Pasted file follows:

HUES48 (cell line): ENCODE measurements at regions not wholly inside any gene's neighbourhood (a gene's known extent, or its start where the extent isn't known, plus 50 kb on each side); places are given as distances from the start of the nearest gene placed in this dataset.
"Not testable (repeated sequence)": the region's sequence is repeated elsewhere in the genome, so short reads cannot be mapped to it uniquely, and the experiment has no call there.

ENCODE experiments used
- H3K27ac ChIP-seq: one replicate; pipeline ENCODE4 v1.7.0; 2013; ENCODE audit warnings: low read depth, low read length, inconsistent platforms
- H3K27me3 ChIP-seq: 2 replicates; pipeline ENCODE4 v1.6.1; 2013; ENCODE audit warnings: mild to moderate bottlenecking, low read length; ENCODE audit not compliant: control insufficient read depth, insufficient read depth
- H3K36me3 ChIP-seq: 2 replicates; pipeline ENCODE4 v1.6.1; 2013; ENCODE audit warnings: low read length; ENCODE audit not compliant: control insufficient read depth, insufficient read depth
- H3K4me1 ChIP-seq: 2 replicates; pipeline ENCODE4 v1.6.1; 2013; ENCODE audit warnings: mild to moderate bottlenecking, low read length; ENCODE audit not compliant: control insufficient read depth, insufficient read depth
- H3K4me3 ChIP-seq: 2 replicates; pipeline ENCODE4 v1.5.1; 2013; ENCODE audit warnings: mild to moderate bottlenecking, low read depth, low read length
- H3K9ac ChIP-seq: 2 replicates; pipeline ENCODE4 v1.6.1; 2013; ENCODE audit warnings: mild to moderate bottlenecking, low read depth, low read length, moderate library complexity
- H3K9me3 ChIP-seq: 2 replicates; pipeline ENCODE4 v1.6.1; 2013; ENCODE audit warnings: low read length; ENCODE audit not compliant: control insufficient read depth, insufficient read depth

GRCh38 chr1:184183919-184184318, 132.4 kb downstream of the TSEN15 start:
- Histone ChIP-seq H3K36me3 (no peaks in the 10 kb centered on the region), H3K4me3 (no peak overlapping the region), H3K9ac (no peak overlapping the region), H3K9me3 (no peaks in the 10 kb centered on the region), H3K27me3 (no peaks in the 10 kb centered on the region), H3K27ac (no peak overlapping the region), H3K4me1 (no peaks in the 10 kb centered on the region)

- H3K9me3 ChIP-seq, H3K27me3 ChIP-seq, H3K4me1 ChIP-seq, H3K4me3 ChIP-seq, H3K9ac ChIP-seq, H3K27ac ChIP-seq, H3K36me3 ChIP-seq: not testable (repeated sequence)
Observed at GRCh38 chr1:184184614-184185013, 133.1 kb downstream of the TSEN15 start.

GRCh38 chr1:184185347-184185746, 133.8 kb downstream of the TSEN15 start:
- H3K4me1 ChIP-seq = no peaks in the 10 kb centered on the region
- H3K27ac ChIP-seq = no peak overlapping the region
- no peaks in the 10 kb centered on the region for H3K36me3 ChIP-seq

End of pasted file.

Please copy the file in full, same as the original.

HUES48 (cell line): ENCODE measurements at regions not wholly inside any gene's neighbourhood (a gene's known extent, or its start where the extent isn't known, plus 50 kb on each side); places are given as distances from the start of the nearest gene placed in this dataset.
"Not testable (repeated sequence)": the region's sequence is repeated elsewhere in the genome, so short reads cannot be mapped to it uniquely, and the experiment has no call there.

ENCODE experiments used
- H3K27ac ChIP-seq: one replicate; pipeline ENCODE4 v1.7.0; 2013; ENCODE audit warnings: low read depth, low read length, inconsistent platforms
- H3K27me3 ChIP-seq: 2 replicates; pipeline ENCODE4 v1.6.1; 2013; ENCODE audit warnings: mild to moderate bottlenecking, low read length; ENCODE audit not compliant: control insufficient read depth, insufficient read depth
- H3K36me3 ChIP-seq: 2 replicates; pipeline ENCODE4 v1.6.1; 2013; ENCODE audit warnings: low read length; ENCODE audit not compliant: control insufficient read depth, insufficient read depth
- H3K4me1 ChIP-seq: 2 replicates; pipeline ENCODE4 v1.6.1; 2013; ENCODE audit warnings: mild to moderate bottlenecking, low read length; ENCODE audit not compliant: control insufficient read depth, insufficient read depth
- H3K4me3 ChIP-seq: 2 replicates; pipeline ENCODE4 v1.5.1; 2013; ENCODE audit warnings: mild to moderate bottlenecking, low read depth, low read length
- H3K9ac ChIP-seq: 2 replicates; pipeline ENCODE4 v1.6.1; 2013; ENCODE audit warnings: mild to moderate bottlenecking, low read depth, low read length, moderate library complexity
- H3K9me3 ChIP-seq: 2 replicates; pipeline ENCODE4 v1.6.1; 2013; ENCODE audit warnings: low read length; ENCODE audit not compliant: control insufficient read depth, insufficient read depth

GRCh38 chr1:184183919-184184318, 132.4 kb downstream of the TSEN15 start:
- Histone ChIP-seq H3K36me3 (no peaks in the 10 kb centered on the region), H3K4me3 (no peak overlapping the region), H3K9ac (no peak overlapping the region), H3K9me3 (no peaks in the 10 kb centered on the region), H3K27me3 (no peaks in the 10 kb centered on the region), H3K27ac (no peak overlapping the region), H3K4me1 (no peaks in the 10 kb centered on the region)

- H3K9me3 ChIP-seq, H3K27me3 ChIP-seq, H3K4me1 ChIP-seq, H3K4me3 ChIP-seq, H3K9ac ChIP-seq, H3K27ac ChIP-seq, H3K36me3 ChIP-seq: not testable (repeated sequence)
Observed at GRCh38 chr1:184184614-184185013, 133.1 kb downstream of the TSEN15 start.

GRCh38 chr1:184185347-184185746, 133.8 kb downstream of the TSEN15 start:
- H3K4me1 ChIP-seq = no peaks in the 10 kb centered on the region
- H3K27ac ChIP-seq = no peak overlapping the region
- no peaks in the 10 kb centered on the region for H3K36me3 ChIP-seq